Sunday, April 29, 2012

Epiphone AJ-500RE Masterbilt Acoustic Guitar Review


Many musicians sniff when they see the Epiphone name on low-priced imported guitars, but I have found some fabulous Epis over the years. This AJ-500RE has to be one of the best ones I have played, and it is certainly a fantastic value

The Epiphone of today is owned by Gibson, as an avenue to provide cheaper imported version of their iconic US-made guitars. These include electrics such as the Les Paul and SG, as well as basses and acoustic guitars. The current Epiphone Masterbilt (yes, that is really how they spell it) acoustic guitars are homage to the original Masterbilts that were introduced in 1931.

This AJ-500E is a jumbo-sized acoustic (AJ = Advanced Jumbo) that is made of pretty much nothing but good materials and parts. It is a solid wood guitar (no pressboard or laminates here), with a Sitka spruce top, rosewood sides and back, mahogany neck, and rosewood fretboard and bridge. The guitar is finished in a natural satin finish, which you will see as “NS” on the label.

The neck has a pleasingly thin D shape to it, and an easy-playing 14-inch radius to the fretboard. Epiphone laid 20 medium frets along its 25.5-inch scale length neck, along with tasteful pearloid dot fret markers and stickpin inlay on the headstock. Of course it has an adjustable trussrod.

The hardware is also very good, with a bone 1.68-inch nut and bridge saddle, and gold-plated Grover Sta-tite machine heads. It looks very classy with a tortoise pickguard, bound neck and headstock, and a multi-ply bound top.

This vintage-inspired guitar comes with a first-rate and innovative electronics package. The heart of the system is the eSonic2 preamp, which is a collaboration of Epiphone and Shadow of Germany. The control panel is on the upper edge of the guitar; it includes a chromatic tuner, (which also mutes the guitar), volume, a slider to blend the two pickups, tone knobs for both of the pickups, and a phase switch. The pre-amp/tuner takes two 2032 lithium batteries that may prove tough to find at the last minute if they crap out. Be sure to unplug the guitar when you are not using it, and keep some spare batteries on hand.

One of the pickups is an under-bridge Nanoflex that incorporates active amplification at the pickup to improve signal quality. The other pickup is a Nanomag at the end of the fretboard (over the sound hole) with three samarium/cobalt magnets to provide a wide frequency range.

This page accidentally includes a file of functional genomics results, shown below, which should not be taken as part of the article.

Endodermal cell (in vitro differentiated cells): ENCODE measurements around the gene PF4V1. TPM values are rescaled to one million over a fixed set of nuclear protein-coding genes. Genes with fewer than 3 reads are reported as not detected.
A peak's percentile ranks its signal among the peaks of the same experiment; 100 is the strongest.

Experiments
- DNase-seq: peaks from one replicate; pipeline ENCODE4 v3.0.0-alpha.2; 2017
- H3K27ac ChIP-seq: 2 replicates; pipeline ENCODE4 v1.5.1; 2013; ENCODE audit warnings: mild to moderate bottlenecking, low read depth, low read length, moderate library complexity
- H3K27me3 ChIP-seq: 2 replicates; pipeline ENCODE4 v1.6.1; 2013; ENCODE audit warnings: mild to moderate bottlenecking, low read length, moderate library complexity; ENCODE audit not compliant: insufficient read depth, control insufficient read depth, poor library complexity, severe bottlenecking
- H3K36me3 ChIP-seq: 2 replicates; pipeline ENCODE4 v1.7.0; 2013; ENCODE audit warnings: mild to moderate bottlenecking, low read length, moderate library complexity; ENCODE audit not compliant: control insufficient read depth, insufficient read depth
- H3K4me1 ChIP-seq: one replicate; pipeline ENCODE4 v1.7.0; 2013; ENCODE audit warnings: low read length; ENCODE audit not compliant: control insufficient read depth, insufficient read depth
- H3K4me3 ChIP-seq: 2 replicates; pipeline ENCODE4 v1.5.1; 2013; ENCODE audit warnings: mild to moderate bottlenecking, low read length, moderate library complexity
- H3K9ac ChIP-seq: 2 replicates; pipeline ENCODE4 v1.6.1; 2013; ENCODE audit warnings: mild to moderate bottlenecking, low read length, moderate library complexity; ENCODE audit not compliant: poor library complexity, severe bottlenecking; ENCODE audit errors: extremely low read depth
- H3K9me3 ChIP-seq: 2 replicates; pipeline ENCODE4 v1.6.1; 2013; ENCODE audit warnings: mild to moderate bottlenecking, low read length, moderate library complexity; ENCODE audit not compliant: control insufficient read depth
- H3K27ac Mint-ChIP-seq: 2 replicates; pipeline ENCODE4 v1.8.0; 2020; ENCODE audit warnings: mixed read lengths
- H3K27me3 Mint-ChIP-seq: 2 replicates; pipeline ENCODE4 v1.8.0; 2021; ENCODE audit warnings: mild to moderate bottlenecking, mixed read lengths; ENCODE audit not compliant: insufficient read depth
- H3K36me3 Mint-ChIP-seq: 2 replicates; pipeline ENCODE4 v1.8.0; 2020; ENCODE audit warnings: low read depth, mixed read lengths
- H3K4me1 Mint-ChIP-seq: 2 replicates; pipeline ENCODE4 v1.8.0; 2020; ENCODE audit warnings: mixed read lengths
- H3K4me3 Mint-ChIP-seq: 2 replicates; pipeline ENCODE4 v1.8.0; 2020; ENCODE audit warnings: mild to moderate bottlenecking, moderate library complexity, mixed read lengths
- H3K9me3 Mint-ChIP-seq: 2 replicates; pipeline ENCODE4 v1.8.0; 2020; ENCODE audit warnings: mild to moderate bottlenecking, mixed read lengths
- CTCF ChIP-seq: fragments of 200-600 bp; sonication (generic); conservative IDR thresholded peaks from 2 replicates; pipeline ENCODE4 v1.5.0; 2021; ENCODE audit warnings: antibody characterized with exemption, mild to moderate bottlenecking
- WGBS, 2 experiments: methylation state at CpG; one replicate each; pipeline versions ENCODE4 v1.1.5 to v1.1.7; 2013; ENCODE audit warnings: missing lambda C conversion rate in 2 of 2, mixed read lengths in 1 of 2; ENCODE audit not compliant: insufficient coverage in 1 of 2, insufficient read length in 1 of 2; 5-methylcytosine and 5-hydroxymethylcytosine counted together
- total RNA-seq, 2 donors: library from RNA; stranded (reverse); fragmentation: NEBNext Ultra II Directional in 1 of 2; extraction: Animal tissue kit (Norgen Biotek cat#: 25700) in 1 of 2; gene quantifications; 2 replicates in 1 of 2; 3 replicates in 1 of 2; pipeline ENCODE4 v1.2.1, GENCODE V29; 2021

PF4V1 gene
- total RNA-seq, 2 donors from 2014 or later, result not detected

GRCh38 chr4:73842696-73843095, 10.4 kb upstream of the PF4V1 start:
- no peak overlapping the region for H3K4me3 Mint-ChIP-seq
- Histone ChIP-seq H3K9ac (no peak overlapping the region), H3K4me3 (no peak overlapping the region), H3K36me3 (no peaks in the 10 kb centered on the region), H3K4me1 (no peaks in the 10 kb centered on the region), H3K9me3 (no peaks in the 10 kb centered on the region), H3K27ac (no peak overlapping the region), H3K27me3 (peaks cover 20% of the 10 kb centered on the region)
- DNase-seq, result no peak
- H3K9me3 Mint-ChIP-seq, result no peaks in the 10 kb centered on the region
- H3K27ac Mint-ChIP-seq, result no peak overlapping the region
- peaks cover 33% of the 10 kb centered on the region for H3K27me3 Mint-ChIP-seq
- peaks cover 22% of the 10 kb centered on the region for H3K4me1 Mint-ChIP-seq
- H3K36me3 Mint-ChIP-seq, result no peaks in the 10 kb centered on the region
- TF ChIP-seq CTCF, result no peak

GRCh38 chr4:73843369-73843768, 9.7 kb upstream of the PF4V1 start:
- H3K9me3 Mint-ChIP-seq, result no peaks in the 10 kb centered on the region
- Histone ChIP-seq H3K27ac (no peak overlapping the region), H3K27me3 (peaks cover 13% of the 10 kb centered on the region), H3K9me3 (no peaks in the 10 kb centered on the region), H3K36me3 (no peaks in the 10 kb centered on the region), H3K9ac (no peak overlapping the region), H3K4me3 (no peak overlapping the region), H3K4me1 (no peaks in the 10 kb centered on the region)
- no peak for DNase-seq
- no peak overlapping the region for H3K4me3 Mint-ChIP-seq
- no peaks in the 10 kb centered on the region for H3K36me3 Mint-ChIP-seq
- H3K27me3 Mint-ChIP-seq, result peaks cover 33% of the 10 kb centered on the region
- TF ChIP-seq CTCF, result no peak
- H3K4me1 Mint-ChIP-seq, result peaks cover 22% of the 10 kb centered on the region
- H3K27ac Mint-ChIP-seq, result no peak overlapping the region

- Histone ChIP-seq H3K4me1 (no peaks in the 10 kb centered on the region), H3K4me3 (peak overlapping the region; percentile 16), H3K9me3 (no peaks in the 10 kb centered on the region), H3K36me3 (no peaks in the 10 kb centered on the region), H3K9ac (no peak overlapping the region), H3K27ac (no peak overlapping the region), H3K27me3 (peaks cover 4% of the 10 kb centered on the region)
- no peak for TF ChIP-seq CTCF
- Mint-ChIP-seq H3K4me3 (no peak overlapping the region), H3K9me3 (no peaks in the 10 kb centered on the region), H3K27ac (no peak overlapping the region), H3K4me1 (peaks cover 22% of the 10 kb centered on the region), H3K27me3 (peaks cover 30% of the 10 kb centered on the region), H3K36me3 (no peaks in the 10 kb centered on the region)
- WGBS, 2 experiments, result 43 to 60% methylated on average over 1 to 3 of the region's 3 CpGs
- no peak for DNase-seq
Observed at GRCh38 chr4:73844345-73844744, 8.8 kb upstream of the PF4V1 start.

These pickups are output through two ¼-inch jacks, and if only the main one is used it will be a blend of both pickups. If both jacks are used one will be for the Nanomag and the other will be for the Nanoflex – stereo, baby! I cannot imagine that anybody would ever use this feature, though…

But the sum of the parts are nothing if they are not put together well, and Epiphone’s Chinese craftsmen did a very nice job on this instrument. The AJ-500RE has hand-scalloped Sitka spruce braces, as well as a hand-carved dovetail neck joint and hide glue construction. Plus, look at the tremendously awesome fretwork they did!

The good parts and workmanship come together to make a very nice-playing and great sounding guitar. This one played well right out of the box, and has a warm tone with a very deep and full sound, as well as clear mids and highs. It is not perfectly balanced from high to low, but as the top ages I suspect the strings will have a more even tone. I like the tone of a rosewood guitar more than mahogany, other things being equal.

My complaints about this Epiphone guitar are few and far between. The matte finish looks a little cheap and certainly collects smudges quite easily. My other beef is that it seems to go through batteries at a ferocious rate, and they are not cheap nor readily available. A 9-volt would have been nice.

Anyway, these things are not deal breakers, and the AJ-500RE is a keeper, at least as much as this is possible for me. These guitars (actually all Epiphones) are backed by Epiphone's Limited Lifetime warranty as well as Gibson Customer Service for the original purchaser.

It might be a bit tricky to find these, though, as they have been discontinued. They originally had a list price of $1100, but you can still find a few new ones out there discounted to around $600. It will be hard for you to find a guitar that has the same specs, tone and playability for the price.